Below: the first attempt at a "finished" picture, done using a fountain pen with pencil over the top. I thought that it looked too laboured, especially the egg yolk, which seemed too dark.

... I'd be interested to know which of these three pictures people like best -- the one that I consider to be the "finished" one -- the simplified one with the green background (top) -- might not necessarily be the one that viewers connect with. Let me know!

I have also been admiring the work of the French artist/illustrator Marie Delafon lately. I wonder whether I was thinking of her work while I was doodling that day?

Thursday, 3 December 2009

A wall disguise courtesy of Melway's

I am again taking part in a game started by Pip Lincolne over at Meet Me at Mike's. This week, the theme is roughly this: what makes your place noice, different or unusual? (Of course this to be pronounced in Kath and Kim style.) I might have photographed my entire house for this post, being a 100 year old weatherboard place with all sorts of cracks, quirks and patch up jobs everywhere. However I decided that I was most proud of this particular disguise for my half painted and pock marked kitchen wall: an extremely large polystyrene board on which I have glued the entire eastern section of an old Melway's*: from Warrandyte to Fawkner in the north down to Dandenong and across to Black Rock in the south. People quite admire it. It also serves the purpose of actually helping to work out where you're going occasionally.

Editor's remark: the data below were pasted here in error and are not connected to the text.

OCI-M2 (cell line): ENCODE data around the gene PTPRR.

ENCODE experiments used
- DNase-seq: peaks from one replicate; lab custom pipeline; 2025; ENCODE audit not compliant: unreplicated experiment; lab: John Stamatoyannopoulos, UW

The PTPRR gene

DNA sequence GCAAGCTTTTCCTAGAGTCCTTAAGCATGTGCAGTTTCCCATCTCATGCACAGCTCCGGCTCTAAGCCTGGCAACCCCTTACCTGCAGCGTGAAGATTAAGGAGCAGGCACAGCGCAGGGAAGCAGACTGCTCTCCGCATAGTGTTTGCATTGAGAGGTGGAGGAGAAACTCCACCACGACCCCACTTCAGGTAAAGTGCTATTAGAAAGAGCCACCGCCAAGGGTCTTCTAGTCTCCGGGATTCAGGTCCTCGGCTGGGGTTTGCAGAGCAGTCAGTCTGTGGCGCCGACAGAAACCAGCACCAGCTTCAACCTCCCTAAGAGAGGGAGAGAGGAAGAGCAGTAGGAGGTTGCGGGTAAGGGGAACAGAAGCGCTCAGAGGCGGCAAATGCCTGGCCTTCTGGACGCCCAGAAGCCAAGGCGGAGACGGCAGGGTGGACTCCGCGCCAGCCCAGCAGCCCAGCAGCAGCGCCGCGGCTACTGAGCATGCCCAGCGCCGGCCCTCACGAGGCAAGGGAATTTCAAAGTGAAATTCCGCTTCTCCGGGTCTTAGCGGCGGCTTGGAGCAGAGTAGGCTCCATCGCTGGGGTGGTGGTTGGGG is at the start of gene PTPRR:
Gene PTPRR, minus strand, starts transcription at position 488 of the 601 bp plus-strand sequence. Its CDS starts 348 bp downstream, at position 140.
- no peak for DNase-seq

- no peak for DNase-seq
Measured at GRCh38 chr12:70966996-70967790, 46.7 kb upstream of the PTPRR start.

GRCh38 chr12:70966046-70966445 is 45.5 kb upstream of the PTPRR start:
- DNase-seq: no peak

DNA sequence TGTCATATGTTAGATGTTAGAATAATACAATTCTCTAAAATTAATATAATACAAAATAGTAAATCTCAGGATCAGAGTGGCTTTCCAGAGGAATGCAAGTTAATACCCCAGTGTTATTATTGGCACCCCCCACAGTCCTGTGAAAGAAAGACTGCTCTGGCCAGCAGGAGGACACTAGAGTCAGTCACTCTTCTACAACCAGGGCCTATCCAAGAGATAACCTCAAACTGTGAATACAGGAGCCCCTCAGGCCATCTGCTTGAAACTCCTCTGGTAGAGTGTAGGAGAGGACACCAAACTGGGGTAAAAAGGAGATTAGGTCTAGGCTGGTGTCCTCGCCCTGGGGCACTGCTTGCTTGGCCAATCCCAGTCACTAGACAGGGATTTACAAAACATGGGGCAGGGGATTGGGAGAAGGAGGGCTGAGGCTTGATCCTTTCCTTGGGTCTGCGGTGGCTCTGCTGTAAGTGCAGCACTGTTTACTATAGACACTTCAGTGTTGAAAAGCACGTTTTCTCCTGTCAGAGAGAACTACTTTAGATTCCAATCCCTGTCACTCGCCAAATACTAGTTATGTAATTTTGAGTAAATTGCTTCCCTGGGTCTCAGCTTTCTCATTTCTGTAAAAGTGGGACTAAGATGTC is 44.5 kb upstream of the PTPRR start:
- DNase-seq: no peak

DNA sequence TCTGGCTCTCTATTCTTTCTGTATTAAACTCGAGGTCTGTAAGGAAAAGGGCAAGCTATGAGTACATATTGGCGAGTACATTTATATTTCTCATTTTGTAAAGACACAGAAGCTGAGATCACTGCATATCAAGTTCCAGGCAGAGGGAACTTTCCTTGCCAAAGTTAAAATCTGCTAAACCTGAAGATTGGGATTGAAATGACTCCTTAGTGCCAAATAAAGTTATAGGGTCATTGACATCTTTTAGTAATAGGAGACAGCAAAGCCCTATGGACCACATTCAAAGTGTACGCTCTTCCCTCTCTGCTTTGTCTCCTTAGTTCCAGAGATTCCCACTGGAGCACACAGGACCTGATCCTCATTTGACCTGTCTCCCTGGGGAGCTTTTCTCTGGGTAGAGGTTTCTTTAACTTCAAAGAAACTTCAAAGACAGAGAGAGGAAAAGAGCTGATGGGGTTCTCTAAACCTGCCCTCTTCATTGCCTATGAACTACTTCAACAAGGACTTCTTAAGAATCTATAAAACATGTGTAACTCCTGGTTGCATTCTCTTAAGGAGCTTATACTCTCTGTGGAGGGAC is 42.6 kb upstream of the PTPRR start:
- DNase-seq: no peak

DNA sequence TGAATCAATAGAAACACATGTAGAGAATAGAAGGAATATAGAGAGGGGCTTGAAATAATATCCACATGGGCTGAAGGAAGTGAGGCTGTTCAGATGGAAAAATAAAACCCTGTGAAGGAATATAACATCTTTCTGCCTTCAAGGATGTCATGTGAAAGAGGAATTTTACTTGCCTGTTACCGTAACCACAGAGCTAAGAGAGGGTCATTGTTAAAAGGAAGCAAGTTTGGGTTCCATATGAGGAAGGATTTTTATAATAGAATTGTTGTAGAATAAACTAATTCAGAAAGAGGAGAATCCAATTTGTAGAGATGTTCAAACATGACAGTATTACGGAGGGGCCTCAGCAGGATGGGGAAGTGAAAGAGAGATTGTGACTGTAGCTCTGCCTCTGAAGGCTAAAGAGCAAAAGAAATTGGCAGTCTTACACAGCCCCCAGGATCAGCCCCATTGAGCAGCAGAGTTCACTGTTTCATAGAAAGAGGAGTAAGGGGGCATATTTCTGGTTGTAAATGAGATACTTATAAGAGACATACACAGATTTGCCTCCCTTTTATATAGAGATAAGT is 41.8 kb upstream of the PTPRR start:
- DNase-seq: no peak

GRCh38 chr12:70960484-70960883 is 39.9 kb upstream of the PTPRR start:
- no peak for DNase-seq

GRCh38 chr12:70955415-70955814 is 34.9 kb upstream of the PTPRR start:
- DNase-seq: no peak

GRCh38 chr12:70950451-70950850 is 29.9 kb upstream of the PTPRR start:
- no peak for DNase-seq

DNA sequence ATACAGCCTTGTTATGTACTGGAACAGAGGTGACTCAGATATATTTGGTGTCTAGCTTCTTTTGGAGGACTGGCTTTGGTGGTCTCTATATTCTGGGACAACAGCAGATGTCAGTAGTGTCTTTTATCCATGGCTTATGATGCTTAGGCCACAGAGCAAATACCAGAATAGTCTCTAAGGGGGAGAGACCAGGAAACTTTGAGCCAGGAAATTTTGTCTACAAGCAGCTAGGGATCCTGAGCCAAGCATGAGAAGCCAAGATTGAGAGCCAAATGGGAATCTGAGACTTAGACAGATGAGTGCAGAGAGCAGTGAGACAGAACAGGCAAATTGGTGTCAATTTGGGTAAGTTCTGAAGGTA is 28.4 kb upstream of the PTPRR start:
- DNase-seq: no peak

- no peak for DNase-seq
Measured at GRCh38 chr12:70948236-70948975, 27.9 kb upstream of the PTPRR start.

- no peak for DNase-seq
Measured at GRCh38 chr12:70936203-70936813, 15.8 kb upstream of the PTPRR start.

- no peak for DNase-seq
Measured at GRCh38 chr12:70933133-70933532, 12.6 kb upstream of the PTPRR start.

* two copies of the Melway's are actually required for this little project. A random patchwork of pages would look good too, although it might be very confusing for out-of-town visitors. Spare pages also make nice wrapping paper, I have found. Especially for out-of-town visitors.

By the way, the theme this week was dreamt up by Toni from Little Suitcase.

Monday, 30 November 2009

Knitting Frenzy Part I